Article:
The company aims to gain wide leeway to replace union workers as they retire with subcontractors paid half the wage. During the lockout, the Quebec government has been buying excess electricity generated by Rio Tinto’s privately owned dams, helping the company weather the lockout.
“This is a conflict that is going to continue for a while,” USW Local 9490 President Marc Maltais said in a phone interview.
Étienne Jacques, company chief operating officer in North America, told the Alma City Council May 14 that he wanted a settlement before the summer. Two days later mayors of Alma and Saguenay and other local officials in the Saguenay-Lac-Saint-Jean region called on the union to “seize the opportunity to settle.”
The smelter here is one of six in Quebec owned by Rio Tinto Alcan, which owns an alumina refinery, six hydroelectric dams, and part of two other smelters. It also operates the Roberval-Saguenay Railway and a port facility at Port Alfred.
On May 30 and 31, government mediators met separately with the union and then the company.
“When we arrive to negotiate, they ask ‘Do you want to talk about guaranteed minimum number of union jobs?’ and they turn on their heel,” said picket Luc Côté. “It’s a pretext that the union’s stuck on unrealistic demands.”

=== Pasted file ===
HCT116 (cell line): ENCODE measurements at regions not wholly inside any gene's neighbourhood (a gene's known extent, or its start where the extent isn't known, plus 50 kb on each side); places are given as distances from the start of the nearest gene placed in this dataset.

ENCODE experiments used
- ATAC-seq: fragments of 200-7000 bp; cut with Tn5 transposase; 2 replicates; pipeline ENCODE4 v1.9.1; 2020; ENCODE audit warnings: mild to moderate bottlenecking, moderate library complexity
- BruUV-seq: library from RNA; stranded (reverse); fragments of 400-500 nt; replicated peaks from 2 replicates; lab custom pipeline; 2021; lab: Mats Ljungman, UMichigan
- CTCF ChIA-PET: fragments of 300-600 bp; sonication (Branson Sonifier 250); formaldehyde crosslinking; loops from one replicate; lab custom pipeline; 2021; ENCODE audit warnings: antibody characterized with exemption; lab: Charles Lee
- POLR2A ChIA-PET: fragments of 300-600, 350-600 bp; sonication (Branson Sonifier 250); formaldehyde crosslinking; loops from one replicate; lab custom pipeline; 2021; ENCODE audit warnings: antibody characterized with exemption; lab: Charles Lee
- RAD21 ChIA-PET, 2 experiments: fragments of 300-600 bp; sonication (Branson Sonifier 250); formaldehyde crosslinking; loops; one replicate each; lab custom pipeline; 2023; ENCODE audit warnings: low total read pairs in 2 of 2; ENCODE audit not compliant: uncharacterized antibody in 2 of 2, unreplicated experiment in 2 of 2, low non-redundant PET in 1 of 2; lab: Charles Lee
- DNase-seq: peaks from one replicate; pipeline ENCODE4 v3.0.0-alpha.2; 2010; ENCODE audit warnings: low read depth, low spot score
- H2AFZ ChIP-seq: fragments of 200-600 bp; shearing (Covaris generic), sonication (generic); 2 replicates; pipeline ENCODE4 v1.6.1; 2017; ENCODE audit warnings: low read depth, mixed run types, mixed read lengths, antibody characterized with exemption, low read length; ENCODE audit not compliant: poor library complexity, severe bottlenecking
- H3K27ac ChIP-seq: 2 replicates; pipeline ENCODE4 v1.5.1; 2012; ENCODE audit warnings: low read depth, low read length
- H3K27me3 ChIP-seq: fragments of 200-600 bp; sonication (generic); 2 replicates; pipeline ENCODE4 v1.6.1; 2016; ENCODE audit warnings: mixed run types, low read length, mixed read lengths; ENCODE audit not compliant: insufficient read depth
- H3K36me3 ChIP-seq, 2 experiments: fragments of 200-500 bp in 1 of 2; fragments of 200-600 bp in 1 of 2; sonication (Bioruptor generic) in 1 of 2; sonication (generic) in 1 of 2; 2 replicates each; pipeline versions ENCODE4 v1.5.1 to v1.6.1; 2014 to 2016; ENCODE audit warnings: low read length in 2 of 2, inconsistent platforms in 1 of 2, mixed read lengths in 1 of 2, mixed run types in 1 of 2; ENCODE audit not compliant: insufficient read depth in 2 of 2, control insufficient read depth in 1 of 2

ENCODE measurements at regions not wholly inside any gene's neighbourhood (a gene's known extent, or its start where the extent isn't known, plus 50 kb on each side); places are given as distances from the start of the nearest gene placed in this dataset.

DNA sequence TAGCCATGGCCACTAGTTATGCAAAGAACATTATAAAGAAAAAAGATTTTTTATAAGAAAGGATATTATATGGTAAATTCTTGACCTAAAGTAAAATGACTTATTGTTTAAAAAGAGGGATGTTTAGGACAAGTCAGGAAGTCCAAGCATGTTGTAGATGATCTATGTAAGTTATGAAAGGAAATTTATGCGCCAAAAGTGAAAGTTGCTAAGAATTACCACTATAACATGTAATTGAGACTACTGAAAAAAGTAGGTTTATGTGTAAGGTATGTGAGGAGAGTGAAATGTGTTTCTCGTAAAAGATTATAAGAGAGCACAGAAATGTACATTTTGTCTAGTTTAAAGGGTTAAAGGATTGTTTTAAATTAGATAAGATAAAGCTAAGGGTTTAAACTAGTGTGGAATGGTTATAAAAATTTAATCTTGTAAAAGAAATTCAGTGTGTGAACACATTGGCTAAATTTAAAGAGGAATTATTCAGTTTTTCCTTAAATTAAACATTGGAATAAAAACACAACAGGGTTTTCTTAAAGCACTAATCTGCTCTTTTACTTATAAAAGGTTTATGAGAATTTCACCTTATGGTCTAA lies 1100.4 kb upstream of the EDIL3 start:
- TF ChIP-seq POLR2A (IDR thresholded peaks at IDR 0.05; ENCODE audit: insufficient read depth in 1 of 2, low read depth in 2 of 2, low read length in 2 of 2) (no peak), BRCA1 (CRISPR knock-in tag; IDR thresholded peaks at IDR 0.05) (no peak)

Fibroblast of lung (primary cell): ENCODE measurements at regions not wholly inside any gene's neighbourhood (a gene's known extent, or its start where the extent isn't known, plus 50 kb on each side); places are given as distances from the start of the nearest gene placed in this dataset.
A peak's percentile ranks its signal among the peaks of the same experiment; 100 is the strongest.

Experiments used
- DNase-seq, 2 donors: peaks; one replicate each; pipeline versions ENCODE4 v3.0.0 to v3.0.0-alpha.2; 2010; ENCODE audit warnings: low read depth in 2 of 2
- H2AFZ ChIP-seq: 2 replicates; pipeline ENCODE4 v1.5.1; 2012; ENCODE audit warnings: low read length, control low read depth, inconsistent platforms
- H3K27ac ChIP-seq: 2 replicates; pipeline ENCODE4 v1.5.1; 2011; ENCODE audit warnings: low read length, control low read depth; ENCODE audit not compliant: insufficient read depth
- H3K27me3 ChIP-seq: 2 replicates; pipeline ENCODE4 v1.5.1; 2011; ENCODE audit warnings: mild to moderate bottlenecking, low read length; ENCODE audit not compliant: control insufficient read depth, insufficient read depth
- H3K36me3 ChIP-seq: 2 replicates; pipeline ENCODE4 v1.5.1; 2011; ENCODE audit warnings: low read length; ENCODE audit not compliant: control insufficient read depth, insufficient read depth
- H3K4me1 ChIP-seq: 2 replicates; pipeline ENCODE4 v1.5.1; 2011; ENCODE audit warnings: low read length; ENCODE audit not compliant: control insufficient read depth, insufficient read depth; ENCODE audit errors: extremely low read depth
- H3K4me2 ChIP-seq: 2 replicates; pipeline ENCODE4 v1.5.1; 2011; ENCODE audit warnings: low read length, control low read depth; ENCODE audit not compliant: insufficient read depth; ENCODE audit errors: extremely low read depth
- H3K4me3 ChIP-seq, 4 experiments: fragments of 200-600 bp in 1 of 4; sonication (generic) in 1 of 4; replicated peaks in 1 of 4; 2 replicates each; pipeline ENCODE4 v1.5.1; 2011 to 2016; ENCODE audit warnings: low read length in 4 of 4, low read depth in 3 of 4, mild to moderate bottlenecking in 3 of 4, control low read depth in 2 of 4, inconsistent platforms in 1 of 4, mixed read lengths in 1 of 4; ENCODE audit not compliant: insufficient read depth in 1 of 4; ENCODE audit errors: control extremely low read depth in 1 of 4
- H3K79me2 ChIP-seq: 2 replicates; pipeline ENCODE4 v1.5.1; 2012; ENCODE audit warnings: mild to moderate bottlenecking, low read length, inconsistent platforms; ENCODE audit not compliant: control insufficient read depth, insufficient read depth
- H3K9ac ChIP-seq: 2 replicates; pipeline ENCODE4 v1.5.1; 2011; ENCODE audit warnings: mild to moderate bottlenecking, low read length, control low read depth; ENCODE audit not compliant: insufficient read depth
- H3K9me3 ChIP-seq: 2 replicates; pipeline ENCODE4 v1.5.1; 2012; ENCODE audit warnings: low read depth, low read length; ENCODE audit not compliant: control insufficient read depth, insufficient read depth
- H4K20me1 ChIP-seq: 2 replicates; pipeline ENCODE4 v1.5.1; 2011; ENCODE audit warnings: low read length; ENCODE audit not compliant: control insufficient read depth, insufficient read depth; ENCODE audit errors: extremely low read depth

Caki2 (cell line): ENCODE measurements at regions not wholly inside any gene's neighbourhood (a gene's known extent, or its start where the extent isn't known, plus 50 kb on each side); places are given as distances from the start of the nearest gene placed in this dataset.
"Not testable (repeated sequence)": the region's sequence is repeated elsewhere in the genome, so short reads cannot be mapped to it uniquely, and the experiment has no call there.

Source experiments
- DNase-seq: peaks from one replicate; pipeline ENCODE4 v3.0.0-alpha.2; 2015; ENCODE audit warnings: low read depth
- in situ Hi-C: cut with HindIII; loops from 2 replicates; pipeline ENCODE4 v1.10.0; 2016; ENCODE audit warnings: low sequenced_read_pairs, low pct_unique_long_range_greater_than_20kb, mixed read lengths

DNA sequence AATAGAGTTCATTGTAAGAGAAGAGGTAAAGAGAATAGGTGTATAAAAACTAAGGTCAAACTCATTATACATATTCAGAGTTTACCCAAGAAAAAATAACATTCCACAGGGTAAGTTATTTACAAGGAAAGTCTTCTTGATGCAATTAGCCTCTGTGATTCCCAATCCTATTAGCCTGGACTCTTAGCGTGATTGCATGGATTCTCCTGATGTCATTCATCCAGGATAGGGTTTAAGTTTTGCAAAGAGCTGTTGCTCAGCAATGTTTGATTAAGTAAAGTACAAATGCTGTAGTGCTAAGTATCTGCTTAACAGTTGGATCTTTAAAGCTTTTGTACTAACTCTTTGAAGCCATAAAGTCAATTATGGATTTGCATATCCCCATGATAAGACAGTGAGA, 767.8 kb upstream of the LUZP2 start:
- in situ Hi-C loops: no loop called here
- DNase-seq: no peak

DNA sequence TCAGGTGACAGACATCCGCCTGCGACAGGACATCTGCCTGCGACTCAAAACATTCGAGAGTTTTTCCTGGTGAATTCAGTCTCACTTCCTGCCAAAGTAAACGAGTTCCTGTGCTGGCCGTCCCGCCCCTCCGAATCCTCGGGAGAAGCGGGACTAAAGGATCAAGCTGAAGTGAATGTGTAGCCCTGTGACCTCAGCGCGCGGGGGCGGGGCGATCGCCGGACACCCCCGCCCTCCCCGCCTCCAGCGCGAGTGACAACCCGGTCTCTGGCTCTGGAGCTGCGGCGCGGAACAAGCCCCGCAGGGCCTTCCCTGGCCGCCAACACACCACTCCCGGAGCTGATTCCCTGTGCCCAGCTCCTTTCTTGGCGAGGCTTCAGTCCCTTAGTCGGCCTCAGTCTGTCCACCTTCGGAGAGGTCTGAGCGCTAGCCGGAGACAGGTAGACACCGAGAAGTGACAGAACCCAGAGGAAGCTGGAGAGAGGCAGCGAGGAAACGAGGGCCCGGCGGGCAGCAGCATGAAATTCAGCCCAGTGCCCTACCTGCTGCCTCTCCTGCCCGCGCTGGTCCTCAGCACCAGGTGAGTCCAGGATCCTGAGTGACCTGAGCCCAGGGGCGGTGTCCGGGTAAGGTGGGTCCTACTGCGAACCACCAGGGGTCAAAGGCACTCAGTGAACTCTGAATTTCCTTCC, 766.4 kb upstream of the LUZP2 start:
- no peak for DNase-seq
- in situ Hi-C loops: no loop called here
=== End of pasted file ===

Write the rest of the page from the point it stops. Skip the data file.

The company is running production at one-third normal capacity, according to company press liaison Claudine Gagnon. Quebec’s so-called antiscab law allows only supervisory personnel hired before the conflict to cross picket lines. Yet Laval Larouche, who has 27 years in the plant, echoed comments by other pickets when he said, “I see a lot of unknown faces driving in.”
Radio-Canada reported April 7 on a government investigation confirming Rio Tinto’s use of strikebreakers. Maltais said the union is gathering information for a possible lawsuit.
According to locked-out Steelworker Suzy Fournier, organizer of the 200-strong “wife picket” on April 21, small businesses regularly donate items to the picket line. A caterer provides spaghetti for lunch every Wednesday and several cheese factories make donations.
On July 23, the contract of the 1,150 workers at the Rio Tinto aluminum smelter at Kitimat, British Columbia, expires. “A lot of jobs were specifically discussed in 2007—now the company wants to contract them out. It’s the same issue as in Alma,” Richard Belmont, president of the Canadian Autoworkers local that organizes the smelter, told the Militant.
To send solidarity messages and for more information, consult the union local’s website: www.solidaritealma.org.
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On the Picket Line
Construction workers protest in Iran
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